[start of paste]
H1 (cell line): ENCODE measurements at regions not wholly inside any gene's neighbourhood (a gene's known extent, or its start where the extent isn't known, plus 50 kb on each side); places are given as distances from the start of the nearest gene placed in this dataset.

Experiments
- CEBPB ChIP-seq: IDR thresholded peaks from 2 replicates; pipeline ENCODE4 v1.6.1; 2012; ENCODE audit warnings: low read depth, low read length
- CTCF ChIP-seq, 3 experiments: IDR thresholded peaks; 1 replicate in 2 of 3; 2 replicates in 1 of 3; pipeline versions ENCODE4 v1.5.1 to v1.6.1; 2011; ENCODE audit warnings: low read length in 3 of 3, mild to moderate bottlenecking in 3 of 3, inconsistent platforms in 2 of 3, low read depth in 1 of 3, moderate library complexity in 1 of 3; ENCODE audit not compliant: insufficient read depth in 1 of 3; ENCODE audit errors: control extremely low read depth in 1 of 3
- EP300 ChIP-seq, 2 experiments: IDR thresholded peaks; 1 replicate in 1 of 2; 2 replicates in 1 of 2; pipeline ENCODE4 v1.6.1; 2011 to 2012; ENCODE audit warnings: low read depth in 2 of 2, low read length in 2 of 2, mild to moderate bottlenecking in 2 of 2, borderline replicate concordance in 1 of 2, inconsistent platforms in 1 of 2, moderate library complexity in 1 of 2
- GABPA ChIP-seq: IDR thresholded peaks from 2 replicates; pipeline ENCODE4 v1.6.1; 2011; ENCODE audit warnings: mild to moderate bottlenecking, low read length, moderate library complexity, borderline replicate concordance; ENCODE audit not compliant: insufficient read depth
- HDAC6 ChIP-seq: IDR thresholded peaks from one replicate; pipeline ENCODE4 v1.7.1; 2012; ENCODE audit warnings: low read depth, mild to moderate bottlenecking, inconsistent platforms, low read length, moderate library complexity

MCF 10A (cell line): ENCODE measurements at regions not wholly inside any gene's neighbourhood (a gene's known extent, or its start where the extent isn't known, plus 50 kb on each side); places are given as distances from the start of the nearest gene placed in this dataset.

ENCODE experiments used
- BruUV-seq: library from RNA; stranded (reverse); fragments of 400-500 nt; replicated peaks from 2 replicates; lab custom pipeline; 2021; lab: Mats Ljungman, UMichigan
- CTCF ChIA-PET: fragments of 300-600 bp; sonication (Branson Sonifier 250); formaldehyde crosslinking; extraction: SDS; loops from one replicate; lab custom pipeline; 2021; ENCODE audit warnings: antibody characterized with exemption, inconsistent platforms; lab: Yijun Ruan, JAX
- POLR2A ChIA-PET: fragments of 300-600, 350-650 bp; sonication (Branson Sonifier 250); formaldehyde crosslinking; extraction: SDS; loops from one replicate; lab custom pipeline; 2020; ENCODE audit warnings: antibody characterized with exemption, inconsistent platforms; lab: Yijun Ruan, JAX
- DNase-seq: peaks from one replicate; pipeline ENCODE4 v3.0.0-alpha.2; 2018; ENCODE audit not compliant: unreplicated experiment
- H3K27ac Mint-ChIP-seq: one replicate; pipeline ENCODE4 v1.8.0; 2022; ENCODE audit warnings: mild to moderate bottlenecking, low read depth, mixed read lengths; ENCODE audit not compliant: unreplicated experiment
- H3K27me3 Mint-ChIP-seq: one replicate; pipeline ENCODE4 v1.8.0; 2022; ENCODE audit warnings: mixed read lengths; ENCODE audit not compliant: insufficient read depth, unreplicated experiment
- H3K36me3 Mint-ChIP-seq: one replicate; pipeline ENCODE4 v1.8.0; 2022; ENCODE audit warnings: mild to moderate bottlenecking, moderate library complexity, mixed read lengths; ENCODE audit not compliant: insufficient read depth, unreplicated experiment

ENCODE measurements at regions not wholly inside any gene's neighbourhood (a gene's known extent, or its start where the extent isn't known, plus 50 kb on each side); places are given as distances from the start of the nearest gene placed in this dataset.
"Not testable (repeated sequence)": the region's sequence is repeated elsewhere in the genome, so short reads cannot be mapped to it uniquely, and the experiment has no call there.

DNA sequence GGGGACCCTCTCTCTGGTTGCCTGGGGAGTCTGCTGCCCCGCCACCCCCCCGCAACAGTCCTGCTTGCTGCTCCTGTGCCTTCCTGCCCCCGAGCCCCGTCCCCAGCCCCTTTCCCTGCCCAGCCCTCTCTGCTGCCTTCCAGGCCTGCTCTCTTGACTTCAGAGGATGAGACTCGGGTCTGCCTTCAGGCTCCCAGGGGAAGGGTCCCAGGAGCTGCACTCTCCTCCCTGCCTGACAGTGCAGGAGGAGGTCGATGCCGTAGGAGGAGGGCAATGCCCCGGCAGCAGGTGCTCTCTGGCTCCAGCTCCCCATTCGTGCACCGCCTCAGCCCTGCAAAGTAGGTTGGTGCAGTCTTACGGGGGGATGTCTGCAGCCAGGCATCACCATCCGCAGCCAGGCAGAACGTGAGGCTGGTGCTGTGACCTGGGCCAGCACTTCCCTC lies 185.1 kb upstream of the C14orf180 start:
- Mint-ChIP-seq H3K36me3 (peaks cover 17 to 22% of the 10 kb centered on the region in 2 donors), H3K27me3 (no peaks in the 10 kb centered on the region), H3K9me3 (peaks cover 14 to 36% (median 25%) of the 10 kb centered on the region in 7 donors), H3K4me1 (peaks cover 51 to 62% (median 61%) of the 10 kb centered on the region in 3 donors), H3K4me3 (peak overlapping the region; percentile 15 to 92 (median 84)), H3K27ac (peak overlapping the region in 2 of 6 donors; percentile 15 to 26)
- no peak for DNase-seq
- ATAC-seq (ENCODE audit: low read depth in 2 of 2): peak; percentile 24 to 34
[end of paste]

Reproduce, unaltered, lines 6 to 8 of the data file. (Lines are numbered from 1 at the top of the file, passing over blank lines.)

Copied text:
- GABPA ChIP-seq: IDR thresholded peaks from 2 replicates; pipeline ENCODE4 v1.6.1; 2011; ENCODE audit warnings: mild to moderate bottlenecking, low read length, moderate library complexity, borderline replicate concordance; ENCODE audit not compliant: insufficient read depth
- HDAC6 ChIP-seq: IDR thresholded peaks from one replicate; pipeline ENCODE4 v1.7.1; 2012; ENCODE audit warnings: low read depth, mild to moderate bottlenecking, inconsistent platforms, low read length, moderate library complexity

MCF 10A (cell line): ENCODE measurements at regions not wholly inside any gene's neighbourhood (a gene's known extent, or its start where the extent isn't known, plus 50 kb on each side); places are given as distances from the start of the nearest gene placed in this dataset.